A Massive Crowd Embraces the Moment
Tuesday, January 20, 2009
This was Barack Obama's day, and it was theirs, too: The people who had elected him, who had waited for hours, days, years, generations to take a spot on a cold morning on the Mall to witness the historic swearing-in.
The sun's rising glow illuminated a mass of humanity, a singing, celebrating and at times solemn sea of people wrapped in layers, head to toe, determined to claim a piece of history. As a brilliant orange hue rose over the U.S. Capitol, crowds poured onto the Mall to lay down sleeping bags and blankets, huddling together in fur coats and down parkas.
The throngs began to make their way while skies were still dark, creating a singular rush hour whose commuting crowds shared a common destination. Here they came, filling first the eastern expanse of America's front lawn, all the way to the Washington Monument, then farther west to the Lincoln Memorial, the landmarks that drew a line back to Obama's predecessors.
Approximately 2 million gathered on the Mall and around the Capitol, according to an early estimate by a senior security official speaking on background. Tens of thousands more crowded along the parade route.
Small American flags, about 300,000 distributed by Boy Scouts and Girl Scouts, rose above countless wool stocking caps to create a sea of red, white and blue. It did not matter that most people had no ticket and would watch Obama recite the 37-word oath of office on a Jumbotron screen. To simply be here was the thing, on the Mall, on this day, no matter how difficult it was to get here. They endured crowded commutes on the subway, uncomfortable bus rides from the hinterlands, endless campaign days walking door-to-door, generational struggles for acceptance and equality.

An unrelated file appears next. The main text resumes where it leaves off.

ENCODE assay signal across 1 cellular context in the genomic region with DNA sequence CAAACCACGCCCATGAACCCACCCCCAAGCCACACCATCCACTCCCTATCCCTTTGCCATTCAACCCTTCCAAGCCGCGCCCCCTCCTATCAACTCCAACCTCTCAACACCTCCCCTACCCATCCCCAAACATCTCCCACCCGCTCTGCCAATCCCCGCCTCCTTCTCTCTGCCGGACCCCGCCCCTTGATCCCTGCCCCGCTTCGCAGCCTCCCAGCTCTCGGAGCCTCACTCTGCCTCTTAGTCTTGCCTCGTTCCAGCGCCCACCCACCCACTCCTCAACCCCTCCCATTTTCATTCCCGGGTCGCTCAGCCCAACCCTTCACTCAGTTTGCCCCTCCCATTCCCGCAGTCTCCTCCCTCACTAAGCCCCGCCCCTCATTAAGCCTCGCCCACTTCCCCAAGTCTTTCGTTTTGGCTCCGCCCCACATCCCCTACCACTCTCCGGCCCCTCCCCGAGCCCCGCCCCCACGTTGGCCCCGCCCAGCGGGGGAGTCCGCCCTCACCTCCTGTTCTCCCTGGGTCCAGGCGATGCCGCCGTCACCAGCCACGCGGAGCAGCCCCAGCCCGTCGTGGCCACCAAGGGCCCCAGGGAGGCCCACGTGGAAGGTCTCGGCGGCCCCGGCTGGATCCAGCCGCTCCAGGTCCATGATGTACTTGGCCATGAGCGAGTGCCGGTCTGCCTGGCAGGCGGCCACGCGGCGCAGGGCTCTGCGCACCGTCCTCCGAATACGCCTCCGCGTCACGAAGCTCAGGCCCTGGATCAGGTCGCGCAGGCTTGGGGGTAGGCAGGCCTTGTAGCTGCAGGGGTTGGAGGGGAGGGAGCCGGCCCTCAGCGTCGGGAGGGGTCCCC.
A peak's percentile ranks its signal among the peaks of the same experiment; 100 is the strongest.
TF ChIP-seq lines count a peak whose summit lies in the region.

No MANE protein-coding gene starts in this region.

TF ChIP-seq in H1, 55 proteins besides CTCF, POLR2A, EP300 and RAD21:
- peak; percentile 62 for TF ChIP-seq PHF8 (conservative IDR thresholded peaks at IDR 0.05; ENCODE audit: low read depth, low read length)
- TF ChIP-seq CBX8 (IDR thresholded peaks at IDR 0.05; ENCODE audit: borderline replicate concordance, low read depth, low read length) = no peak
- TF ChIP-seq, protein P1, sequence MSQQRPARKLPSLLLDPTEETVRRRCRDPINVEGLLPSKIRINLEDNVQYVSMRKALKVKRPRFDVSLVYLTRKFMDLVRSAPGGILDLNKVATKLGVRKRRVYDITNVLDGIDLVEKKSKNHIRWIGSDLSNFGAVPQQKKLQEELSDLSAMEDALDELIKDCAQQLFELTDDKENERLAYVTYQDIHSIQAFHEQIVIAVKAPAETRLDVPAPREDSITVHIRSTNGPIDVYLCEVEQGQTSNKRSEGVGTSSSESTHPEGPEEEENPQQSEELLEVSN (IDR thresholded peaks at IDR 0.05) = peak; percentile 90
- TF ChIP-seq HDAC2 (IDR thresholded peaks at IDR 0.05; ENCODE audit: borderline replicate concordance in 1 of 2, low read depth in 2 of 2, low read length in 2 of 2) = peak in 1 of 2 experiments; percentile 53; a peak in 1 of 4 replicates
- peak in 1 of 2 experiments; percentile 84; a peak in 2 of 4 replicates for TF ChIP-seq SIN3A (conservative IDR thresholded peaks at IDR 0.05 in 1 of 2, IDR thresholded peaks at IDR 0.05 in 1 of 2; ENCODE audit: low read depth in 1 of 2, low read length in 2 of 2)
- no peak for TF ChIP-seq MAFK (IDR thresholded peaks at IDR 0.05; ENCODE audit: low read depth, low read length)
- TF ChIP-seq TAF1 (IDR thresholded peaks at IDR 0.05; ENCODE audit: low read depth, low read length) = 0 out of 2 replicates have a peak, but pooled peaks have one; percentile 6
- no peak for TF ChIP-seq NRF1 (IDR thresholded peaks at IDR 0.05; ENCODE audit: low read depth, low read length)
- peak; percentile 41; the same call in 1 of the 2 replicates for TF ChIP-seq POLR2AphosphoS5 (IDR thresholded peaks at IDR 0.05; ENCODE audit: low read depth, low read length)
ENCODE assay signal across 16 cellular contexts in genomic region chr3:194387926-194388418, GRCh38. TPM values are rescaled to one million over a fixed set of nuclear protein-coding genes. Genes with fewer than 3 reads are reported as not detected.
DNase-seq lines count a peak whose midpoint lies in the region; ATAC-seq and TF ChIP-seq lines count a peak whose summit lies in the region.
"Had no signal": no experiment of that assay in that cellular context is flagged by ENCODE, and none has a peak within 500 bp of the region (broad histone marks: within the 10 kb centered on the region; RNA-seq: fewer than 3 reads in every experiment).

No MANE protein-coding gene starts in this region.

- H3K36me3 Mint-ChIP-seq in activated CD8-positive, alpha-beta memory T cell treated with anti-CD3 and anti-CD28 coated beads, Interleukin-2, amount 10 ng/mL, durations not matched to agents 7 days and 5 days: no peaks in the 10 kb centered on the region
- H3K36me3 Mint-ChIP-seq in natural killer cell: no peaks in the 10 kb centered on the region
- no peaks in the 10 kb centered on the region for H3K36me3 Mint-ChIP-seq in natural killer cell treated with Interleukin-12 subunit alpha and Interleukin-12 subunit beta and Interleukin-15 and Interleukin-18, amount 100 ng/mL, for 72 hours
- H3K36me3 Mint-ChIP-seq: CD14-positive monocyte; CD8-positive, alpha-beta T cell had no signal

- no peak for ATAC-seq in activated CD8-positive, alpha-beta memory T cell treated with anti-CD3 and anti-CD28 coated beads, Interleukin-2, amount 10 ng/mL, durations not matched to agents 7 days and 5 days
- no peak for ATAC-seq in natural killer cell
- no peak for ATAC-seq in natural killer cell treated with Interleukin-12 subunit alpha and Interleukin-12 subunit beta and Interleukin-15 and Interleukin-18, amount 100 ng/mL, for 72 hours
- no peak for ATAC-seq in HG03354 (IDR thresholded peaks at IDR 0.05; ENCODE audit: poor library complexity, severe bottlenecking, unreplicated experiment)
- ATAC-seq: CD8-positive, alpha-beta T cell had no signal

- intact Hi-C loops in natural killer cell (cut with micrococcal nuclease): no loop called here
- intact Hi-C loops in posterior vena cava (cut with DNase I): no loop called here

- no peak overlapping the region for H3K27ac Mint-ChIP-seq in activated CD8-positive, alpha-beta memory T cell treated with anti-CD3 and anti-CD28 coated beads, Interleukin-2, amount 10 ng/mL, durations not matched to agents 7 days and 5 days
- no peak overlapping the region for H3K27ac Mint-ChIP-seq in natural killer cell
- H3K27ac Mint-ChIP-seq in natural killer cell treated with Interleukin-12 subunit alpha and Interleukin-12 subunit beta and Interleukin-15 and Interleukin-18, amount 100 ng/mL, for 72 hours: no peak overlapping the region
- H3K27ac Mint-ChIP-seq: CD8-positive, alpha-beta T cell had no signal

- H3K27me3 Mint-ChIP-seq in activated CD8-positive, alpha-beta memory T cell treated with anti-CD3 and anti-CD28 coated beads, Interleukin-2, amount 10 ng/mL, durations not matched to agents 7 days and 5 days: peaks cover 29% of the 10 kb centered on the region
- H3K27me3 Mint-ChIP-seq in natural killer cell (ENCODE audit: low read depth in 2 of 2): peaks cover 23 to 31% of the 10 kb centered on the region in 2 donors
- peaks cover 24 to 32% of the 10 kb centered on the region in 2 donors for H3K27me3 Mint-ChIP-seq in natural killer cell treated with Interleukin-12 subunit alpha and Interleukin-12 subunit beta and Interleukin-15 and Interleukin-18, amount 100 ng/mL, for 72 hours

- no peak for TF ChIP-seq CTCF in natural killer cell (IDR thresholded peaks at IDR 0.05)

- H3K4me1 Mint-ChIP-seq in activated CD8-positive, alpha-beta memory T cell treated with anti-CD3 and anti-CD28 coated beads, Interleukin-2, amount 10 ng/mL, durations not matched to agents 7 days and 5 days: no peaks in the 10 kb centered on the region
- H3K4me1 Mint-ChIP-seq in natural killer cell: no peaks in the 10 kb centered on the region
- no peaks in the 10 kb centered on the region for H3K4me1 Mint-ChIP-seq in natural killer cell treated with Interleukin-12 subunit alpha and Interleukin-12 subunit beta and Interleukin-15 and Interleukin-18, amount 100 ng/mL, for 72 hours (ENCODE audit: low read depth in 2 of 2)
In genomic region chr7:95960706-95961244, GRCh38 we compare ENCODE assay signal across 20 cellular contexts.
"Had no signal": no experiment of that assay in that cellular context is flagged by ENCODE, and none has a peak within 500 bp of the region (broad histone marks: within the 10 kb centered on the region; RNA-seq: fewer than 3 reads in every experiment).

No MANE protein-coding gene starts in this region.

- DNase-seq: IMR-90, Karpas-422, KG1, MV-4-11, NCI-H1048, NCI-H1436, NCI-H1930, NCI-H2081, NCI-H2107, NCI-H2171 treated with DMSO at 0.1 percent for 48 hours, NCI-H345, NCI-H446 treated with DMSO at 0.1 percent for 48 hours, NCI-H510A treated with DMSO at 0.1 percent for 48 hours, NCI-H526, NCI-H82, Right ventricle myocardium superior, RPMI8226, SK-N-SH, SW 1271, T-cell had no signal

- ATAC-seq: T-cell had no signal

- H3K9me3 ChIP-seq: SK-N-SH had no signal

Some in the crowd said they had been drawn to bear witness to other moments of recent history -- the inaugurations of former presidents George W. Bush or Bill Clinton, for example, or the lying-in-state of Ronald Reagan in 2004. But for many, many others -- black, white, Hispanic and Asian; old and young; immigrant and native-born -- this moment resonated in a unique way.
The mood was overwhelming -- but not uniformly -- festive: For every mass of revelers chanting "Yes, we can!" or "O-ba-ma!" there was a parent quietly teaching a child, or a grown son or daughter remembering those who are gone.
"This is an auspicious occasion, and I wanted my son to experience it. Plus, my father just passed away," said Erika Edwards, 40, of Harlem, who came to Washington with her son, 5-year-old Michael, a day after her father's funeral.
"He would want you to be here," observed 39-year-old Caroline Jones of Philadelphia, sitting nearby, who overheard Edwards as they rode an Orange Line train from New Carrollton. Edwards nodded and smiled.
Outside a checkpoint for ceremony ticketholders at Fifth and C streets NW, Irma Brown-Williams, 66, a retired high school teacher from Tuskegee, Ala., stood apart from about 300 revelers. She had pinned black-and-white photos of her mother, father and siblings, all deceased, to her ankle-length coat.
"I'm here for them," Brown-Williams said. "They could not be here, so I brought them with me."
Nearby, a small group of Howard University students began singing to pass the time. As the music eventually seguéd to the "Star-Spangled Banner" and the African American anthem "Lift Ev'ry Voice and Sing," others joined in, thrusting black, brown and white fists into the air.